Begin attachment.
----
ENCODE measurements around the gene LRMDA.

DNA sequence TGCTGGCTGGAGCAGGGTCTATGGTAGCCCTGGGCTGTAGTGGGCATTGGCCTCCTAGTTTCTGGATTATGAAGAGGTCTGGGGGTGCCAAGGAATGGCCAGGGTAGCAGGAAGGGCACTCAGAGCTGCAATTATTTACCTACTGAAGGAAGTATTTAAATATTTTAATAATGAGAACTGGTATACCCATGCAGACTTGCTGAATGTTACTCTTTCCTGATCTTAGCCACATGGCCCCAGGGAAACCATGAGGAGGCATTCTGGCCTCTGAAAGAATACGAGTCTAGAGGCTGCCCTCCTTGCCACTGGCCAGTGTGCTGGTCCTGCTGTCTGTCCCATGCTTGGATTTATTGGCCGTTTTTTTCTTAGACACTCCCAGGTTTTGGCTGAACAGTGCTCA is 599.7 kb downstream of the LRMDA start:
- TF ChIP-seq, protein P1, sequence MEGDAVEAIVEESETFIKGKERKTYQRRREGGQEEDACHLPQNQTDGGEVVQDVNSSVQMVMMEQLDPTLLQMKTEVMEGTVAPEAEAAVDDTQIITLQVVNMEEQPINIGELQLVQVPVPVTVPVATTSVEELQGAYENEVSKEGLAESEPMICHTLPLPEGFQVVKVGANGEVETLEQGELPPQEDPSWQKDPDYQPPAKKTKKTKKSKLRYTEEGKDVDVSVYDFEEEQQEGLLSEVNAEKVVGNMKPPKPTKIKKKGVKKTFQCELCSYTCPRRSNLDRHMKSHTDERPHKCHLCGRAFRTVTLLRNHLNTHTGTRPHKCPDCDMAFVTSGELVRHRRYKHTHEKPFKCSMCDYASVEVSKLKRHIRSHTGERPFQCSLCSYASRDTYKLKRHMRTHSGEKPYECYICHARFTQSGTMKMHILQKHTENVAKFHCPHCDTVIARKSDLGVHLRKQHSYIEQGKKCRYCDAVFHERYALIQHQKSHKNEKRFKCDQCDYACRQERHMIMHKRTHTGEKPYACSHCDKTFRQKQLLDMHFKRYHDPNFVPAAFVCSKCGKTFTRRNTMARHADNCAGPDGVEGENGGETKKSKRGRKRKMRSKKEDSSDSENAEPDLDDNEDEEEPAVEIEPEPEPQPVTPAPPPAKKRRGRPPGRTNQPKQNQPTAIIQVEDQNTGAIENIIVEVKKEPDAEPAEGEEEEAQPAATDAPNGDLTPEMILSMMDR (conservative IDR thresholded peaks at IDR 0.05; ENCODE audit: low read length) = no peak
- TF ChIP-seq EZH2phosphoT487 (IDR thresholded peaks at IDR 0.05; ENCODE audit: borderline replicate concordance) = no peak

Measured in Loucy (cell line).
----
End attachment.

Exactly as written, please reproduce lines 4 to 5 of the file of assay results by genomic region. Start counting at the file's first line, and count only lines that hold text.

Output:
- TF ChIP-seq EZH2phosphoT487 (IDR thresholded peaks at IDR 0.05; ENCODE audit: borderline replicate concordance) = no peak

Measured in Loucy (cell line).